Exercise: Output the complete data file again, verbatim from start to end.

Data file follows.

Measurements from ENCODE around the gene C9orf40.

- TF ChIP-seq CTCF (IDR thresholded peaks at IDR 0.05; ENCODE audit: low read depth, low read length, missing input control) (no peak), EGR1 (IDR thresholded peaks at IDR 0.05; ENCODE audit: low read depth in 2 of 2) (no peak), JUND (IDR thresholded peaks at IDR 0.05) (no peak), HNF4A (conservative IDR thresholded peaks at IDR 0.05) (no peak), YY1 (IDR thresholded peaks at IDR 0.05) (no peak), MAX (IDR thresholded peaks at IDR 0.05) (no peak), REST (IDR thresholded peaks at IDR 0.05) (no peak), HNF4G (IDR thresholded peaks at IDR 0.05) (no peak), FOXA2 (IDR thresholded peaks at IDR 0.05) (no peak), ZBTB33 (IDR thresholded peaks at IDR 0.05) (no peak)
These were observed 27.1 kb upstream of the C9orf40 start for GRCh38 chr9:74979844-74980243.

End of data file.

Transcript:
Measurements from ENCODE around the gene C9orf40.

- TF ChIP-seq CTCF (IDR thresholded peaks at IDR 0.05; ENCODE audit: low read depth, low read length, missing input control) (no peak), EGR1 (IDR thresholded peaks at IDR 0.05; ENCODE audit: low read depth in 2 of 2) (no peak), JUND (IDR thresholded peaks at IDR 0.05) (no peak), HNF4A (conservative IDR thresholded peaks at IDR 0.05) (no peak), YY1 (IDR thresholded peaks at IDR 0.05) (no peak), MAX (IDR thresholded peaks at IDR 0.05) (no peak), REST (IDR thresholded peaks at IDR 0.05) (no peak), HNF4G (IDR thresholded peaks at IDR 0.05) (no peak), FOXA2 (IDR thresholded peaks at IDR 0.05) (no peak), ZBTB33 (IDR thresholded peaks at IDR 0.05) (no peak)
These were observed 27.1 kb upstream of the C9orf40 start for GRCh38 chr9:74979844-74980243.